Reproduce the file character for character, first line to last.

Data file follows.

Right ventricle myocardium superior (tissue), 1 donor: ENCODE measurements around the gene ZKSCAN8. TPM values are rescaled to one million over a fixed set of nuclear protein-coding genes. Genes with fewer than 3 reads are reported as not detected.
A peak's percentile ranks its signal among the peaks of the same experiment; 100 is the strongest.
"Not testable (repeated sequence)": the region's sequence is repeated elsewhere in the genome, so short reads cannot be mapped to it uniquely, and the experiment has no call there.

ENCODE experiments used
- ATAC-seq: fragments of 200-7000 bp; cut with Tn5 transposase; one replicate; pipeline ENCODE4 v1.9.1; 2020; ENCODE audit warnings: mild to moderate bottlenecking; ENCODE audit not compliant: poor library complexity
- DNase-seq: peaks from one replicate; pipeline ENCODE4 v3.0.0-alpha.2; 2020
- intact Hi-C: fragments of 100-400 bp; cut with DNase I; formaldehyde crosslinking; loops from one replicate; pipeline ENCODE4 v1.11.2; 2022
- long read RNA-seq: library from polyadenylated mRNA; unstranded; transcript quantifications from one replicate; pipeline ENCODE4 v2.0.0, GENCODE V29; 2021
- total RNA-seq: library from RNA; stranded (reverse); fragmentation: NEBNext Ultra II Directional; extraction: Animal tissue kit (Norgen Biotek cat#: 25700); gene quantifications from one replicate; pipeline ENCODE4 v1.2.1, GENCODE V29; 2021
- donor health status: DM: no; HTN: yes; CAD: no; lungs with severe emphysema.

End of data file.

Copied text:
Right ventricle myocardium superior (tissue), 1 donor: ENCODE measurements around the gene ZKSCAN8. TPM values are rescaled to one million over a fixed set of nuclear protein-coding genes. Genes with fewer than 3 reads are reported as not detected.
A peak's percentile ranks its signal among the peaks of the same experiment; 100 is the strongest.
"Not testable (repeated sequence)": the region's sequence is repeated elsewhere in the genome, so short reads cannot be mapped to it uniquely, and the experiment has no call there.

ENCODE experiments used
- ATAC-seq: fragments of 200-7000 bp; cut with Tn5 transposase; one replicate; pipeline ENCODE4 v1.9.1; 2020; ENCODE audit warnings: mild to moderate bottlenecking; ENCODE audit not compliant: poor library complexity
- DNase-seq: peaks from one replicate; pipeline ENCODE4 v3.0.0-alpha.2; 2020
- intact Hi-C: fragments of 100-400 bp; cut with DNase I; formaldehyde crosslinking; loops from one replicate; pipeline ENCODE4 v1.11.2; 2022
- long read RNA-seq: library from polyadenylated mRNA; unstranded; transcript quantifications from one replicate; pipeline ENCODE4 v2.0.0, GENCODE V29; 2021
- total RNA-seq: library from RNA; stranded (reverse); fragmentation: NEBNext Ultra II Directional; extraction: Animal tissue kit (Norgen Biotek cat#: 25700); gene quantifications from one replicate; pipeline ENCODE4 v1.2.1, GENCODE V29; 2021
- donor health status: DM: no; HTN: yes; CAD: no; lungs with severe emphysema.